I just discovered Qt Designer today and it’s rather wonderful.
But I’m a keyboard fanatic and don’t want to be forced to use the mouse any more than is strictly necessary, or at the very least I want to have hotkey alternatives to any buttons, etc.
This can be coded manually but I was just wondering whether you can somehow set this up through Qt Designer? It would be good if this kind of configuration could be kept in the auto-generated .ui file (and then be converted to a .py file), rather than cluttering up the business code.
There is an item under “Input Widgets” called “Key Sequence Edit”… but I haven’t worked out what this does. It doesn’t seem to be the answer. I’ve also tried right-clicking on a widget (e.g. a QTreeView) but I couldn’t find an obvious answer there.
There’s also something called “Action Editor” (second tab in the bottom right box)… looks promising but I haven’t a clue what to do currently.
There is an important distinction that is required for this question. Note that this is valid for almost any GUI based environment/framework, not just Qt.
I will cite the description in the related Wikipedia article:
A mnemonic is an underlined alphanumeric character, typically appearing in a menu title, menu item, or the text of a button or component of the user interface. A mnemonic indicates to the user which key to press (in conjunction with the Alt key) to activate a command or navigate to a component.
Depending on the platform and framework in use, but most importantly the source of the mnemonic, the behavior can slightly change.
For buttons or “buddies” (labels that are linked to another widget in order to use their mnemonic to set the focus on that widget), the mnemonic usually works with Alt+letter.
For menu items, instead, it’s usually enough to directly press the letter without the Alt modifier.
They are (usually) keyboard combinations, using at least one or more modifiers and another standard (possibly) alphanumeric key.
A typical example is Ctrl+A, used to select everything in the current object.
Note that while conceptually a mnemonic _is_ a keyboard shortcut, and technically you can construct a keyboard shortcut without any modifier, it’s common convention to differentiate them (and avoid shortcuts without modifers).
In Qt mnemonics exist in the following cases:
In all situations they are shown with the mnemonic letter underlined, and that letter can be explicitly set using the
& character preceding the letter that is going to be used (the ampersand can be actually shown using
&&), otherwise the style will autonomously try to set them.
An important note about the last case (letting Qt set the mnemonics). The style set for the application (the default one or that set using
setStyle()) or for a specific widget not only sets mnemonics on its own, but it will also overwrite the object
text() property. If you create a button with its text as “Button”, not only Qt will probably use the “b” letter for its mnemonic, but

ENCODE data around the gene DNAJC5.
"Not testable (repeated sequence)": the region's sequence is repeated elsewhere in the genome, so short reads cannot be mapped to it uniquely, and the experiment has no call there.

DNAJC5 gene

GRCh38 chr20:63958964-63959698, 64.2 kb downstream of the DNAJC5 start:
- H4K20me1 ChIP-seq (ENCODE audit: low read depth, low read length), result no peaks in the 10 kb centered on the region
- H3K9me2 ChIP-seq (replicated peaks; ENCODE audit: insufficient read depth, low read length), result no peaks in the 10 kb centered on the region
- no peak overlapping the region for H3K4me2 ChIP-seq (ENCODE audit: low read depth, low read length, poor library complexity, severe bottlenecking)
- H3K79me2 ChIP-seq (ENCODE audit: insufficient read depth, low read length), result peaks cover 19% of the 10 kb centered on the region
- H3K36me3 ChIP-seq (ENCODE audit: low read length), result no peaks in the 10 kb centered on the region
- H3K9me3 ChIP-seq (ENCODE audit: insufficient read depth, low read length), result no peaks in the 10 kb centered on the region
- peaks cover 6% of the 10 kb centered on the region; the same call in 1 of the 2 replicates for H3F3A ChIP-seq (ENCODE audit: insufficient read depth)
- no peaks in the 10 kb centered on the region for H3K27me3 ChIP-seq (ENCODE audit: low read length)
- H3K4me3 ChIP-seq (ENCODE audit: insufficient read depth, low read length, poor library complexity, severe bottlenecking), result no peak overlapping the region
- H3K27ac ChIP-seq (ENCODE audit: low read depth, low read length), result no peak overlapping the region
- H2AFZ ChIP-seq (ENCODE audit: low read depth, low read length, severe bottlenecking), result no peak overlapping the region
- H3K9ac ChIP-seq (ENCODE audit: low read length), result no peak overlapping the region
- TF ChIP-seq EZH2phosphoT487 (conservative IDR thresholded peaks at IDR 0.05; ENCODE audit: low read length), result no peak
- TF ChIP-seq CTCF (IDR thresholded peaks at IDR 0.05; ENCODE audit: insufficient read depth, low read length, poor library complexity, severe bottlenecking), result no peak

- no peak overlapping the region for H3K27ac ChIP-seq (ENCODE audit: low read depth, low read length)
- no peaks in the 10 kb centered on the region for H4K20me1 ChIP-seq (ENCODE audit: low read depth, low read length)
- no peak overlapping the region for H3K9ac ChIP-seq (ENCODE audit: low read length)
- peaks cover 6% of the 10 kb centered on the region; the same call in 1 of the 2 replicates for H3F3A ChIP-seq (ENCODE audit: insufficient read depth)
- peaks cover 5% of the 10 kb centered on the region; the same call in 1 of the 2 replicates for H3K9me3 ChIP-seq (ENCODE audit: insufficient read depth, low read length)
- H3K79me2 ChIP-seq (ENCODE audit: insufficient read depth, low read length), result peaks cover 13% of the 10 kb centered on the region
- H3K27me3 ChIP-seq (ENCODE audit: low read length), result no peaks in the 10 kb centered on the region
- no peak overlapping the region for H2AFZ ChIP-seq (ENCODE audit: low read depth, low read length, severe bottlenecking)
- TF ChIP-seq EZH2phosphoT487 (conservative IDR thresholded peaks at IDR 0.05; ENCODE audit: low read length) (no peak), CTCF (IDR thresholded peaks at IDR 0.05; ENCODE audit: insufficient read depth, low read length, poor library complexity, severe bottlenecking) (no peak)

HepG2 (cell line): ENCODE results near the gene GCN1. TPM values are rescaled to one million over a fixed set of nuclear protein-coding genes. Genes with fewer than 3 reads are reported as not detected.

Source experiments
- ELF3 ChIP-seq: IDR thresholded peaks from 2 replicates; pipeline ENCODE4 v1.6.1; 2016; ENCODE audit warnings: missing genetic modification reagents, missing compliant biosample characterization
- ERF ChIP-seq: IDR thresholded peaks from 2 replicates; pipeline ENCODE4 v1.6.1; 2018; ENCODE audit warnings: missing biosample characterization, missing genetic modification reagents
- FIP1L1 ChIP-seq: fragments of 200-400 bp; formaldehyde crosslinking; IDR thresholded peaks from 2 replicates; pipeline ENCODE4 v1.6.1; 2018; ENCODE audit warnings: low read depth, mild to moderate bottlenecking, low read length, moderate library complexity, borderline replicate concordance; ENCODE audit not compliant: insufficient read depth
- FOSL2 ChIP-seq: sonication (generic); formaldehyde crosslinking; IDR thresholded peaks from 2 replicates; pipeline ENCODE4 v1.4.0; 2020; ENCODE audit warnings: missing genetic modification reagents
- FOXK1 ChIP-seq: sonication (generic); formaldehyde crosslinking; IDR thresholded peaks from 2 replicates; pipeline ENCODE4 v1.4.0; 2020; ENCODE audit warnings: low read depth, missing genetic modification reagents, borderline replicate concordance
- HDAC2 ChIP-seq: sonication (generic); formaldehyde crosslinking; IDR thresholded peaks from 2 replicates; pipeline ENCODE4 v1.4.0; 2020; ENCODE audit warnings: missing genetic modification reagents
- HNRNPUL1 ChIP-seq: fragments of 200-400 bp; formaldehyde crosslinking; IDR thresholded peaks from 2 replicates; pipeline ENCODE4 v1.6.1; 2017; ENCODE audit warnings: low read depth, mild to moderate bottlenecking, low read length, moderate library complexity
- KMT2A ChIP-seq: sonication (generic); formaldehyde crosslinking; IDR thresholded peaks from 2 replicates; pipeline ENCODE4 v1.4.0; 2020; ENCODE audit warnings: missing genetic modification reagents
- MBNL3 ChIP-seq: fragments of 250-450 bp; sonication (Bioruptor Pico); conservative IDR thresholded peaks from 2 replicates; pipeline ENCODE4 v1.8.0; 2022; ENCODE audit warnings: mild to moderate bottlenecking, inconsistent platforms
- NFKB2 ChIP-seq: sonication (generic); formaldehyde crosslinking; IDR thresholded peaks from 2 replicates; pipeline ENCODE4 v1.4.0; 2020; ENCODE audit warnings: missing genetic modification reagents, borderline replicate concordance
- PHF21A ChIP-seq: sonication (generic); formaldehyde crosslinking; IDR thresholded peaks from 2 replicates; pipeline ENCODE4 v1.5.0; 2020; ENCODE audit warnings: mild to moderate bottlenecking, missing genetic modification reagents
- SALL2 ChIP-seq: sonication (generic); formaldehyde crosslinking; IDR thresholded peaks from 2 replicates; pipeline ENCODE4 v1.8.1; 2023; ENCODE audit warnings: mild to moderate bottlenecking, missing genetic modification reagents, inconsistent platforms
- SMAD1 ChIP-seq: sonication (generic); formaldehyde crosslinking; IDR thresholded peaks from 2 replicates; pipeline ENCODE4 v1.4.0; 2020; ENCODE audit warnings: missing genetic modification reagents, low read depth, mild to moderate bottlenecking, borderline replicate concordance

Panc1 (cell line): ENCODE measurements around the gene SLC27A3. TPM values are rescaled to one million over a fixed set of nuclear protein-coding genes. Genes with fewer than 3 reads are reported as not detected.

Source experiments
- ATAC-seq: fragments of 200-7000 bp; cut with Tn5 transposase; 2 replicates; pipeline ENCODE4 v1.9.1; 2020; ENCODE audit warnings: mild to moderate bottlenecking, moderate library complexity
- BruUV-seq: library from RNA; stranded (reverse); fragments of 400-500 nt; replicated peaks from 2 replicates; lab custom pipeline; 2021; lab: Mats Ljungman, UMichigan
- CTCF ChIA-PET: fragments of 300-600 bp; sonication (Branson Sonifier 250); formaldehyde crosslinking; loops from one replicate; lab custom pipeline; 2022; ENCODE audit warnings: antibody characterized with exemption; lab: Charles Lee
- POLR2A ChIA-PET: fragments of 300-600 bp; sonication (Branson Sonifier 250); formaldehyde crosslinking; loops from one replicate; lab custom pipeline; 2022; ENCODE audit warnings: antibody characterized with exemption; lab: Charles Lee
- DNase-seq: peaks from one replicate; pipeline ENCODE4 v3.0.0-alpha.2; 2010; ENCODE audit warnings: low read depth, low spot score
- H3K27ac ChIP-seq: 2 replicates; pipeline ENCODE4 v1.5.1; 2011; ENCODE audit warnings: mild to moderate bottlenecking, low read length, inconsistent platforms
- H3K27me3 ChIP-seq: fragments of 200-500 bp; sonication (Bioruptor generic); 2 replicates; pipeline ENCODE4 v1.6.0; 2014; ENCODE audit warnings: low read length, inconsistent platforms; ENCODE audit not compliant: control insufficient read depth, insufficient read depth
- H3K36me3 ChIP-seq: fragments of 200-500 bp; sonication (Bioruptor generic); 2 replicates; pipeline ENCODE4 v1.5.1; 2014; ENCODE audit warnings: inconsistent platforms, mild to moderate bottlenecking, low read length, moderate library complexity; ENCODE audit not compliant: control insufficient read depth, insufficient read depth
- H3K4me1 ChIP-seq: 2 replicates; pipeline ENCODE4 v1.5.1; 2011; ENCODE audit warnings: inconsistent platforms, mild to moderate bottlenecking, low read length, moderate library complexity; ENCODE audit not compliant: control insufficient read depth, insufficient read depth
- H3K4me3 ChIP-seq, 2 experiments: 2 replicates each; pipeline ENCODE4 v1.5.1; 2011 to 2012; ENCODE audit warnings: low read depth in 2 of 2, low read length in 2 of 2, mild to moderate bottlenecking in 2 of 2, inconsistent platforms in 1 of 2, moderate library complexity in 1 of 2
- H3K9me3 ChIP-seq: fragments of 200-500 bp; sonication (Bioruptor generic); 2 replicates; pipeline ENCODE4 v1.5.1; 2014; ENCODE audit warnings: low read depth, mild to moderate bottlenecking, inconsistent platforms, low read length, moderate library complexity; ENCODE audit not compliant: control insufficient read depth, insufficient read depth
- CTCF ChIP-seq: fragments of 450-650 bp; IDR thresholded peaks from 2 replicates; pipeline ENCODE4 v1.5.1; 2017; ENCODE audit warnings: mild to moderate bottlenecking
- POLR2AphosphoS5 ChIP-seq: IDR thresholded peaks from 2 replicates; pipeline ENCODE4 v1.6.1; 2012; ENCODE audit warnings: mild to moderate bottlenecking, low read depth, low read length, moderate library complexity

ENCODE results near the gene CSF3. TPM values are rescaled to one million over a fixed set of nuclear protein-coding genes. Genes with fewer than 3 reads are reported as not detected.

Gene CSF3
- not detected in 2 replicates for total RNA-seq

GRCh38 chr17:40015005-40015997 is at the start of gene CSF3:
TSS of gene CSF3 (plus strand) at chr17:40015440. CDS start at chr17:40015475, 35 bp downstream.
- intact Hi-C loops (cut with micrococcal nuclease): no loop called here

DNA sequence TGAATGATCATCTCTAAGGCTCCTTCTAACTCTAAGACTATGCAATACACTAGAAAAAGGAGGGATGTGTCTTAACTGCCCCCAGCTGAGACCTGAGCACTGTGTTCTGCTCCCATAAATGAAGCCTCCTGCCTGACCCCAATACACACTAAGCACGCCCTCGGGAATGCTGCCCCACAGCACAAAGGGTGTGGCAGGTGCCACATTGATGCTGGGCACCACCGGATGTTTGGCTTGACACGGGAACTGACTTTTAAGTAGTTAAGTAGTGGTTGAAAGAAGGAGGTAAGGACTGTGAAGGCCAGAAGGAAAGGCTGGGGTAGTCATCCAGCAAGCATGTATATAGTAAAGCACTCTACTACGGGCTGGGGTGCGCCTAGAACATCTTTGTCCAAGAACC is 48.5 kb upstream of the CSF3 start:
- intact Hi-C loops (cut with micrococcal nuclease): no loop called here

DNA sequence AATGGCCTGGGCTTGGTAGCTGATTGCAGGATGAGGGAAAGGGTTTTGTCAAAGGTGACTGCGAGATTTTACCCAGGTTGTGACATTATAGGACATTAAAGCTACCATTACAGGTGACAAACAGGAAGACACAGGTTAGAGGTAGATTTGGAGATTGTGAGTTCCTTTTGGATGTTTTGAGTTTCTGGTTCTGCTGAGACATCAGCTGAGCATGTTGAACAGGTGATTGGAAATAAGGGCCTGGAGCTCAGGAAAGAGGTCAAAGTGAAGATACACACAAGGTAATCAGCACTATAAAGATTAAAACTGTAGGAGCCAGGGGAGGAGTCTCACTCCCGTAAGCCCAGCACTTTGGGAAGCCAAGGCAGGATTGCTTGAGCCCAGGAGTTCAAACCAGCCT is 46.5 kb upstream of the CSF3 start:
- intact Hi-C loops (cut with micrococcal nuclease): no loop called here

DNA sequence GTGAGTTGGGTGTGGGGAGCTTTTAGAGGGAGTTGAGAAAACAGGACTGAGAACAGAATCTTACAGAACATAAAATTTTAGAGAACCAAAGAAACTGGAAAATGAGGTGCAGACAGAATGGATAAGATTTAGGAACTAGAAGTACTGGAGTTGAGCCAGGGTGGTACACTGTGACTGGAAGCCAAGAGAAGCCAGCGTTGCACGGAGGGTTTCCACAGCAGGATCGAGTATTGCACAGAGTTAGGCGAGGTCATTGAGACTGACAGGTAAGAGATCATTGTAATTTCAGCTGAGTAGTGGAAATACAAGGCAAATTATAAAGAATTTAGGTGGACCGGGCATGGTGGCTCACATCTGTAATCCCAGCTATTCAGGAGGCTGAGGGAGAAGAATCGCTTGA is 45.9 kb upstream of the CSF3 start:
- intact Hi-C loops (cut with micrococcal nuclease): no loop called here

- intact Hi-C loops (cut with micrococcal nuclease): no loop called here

button.text() will also return “&Button”. Note that this does not happen within the creation, but only as soon as the widget is added to a parent and that parent is shown.
That is another very important reason for which object comparison (
if someWidget.text() == 'someText': do something) should never be done using the
An other important aspect to consider about mnemonics is that only the first &-preceded letter will be used for the mnemonic. If you create a button with text “&Some &button”, only the “S” letter will be considered (even if the “b” will still be probably underlined). Not only: if you try to use the same multiple &-based mnemonics on different widgets, the result will be undefined.
Now. Qt Designer doesn’t allow to create shortcuts for specific widgets arbitrarily, and that’s for good reasons: keyboard shortcuts should be unique and need context. UIs created with Designer should be as much universal as possible and should not go too “deep” in implementations that should be done on the logic side of the programming. QActions are designed for that, to be “actions” possibly executed out of any context, unlike standard widgets which depend on keyboard focus and mouse position, and that’s why you can set shortcuts for them.
If you are just looking for mnemonics, follow the above suggestions about them.
If you need something that could actually be activated from anywhere, create a QAction, and connect its
triggered signal to the related function within the code; if that something is going to appear on menus or toolbars also, you can create the related QAction on Designer.
1 Some styles (notably, “breeze”) only shows underlined letters when the Alt is pressed.
2 Automatic mnemonics are created in insertion order to their parent, recursively.
3 Try creating two buttons with the text “&test &button”: the second button will probably appear as “test &button”.